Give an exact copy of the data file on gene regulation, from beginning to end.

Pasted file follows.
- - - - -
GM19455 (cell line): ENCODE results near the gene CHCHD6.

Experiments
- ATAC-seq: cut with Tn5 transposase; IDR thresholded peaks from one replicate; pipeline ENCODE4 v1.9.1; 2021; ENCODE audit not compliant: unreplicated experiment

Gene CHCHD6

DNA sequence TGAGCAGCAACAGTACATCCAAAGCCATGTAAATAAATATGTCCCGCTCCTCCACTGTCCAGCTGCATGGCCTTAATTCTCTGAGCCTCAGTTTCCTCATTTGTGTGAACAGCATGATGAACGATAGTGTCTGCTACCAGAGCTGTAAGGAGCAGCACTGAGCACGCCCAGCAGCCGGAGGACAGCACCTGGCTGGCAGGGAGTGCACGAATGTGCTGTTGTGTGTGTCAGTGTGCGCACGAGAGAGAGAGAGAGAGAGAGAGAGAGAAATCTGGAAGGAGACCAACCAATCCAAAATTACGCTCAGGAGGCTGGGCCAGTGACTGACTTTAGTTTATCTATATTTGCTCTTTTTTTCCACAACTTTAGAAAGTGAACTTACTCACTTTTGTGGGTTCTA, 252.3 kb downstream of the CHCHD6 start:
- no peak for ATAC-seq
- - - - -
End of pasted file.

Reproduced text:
GM19455 (cell line): ENCODE results near the gene CHCHD6.

Experiments
- ATAC-seq: cut with Tn5 transposase; IDR thresholded peaks from one replicate; pipeline ENCODE4 v1.9.1; 2021; ENCODE audit not compliant: unreplicated experiment

Gene CHCHD6

DNA sequence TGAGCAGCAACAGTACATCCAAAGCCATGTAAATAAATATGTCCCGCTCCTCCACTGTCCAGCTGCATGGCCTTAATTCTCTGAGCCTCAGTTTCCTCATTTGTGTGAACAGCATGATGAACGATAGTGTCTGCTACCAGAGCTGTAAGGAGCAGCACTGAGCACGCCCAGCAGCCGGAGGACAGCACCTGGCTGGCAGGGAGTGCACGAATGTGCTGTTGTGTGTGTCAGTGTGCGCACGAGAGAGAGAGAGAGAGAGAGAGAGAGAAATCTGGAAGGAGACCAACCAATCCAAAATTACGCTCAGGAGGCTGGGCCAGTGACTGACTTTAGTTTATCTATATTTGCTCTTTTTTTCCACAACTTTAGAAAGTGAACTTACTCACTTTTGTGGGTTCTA, 252.3 kb downstream of the CHCHD6 start:
- no peak for ATAC-seq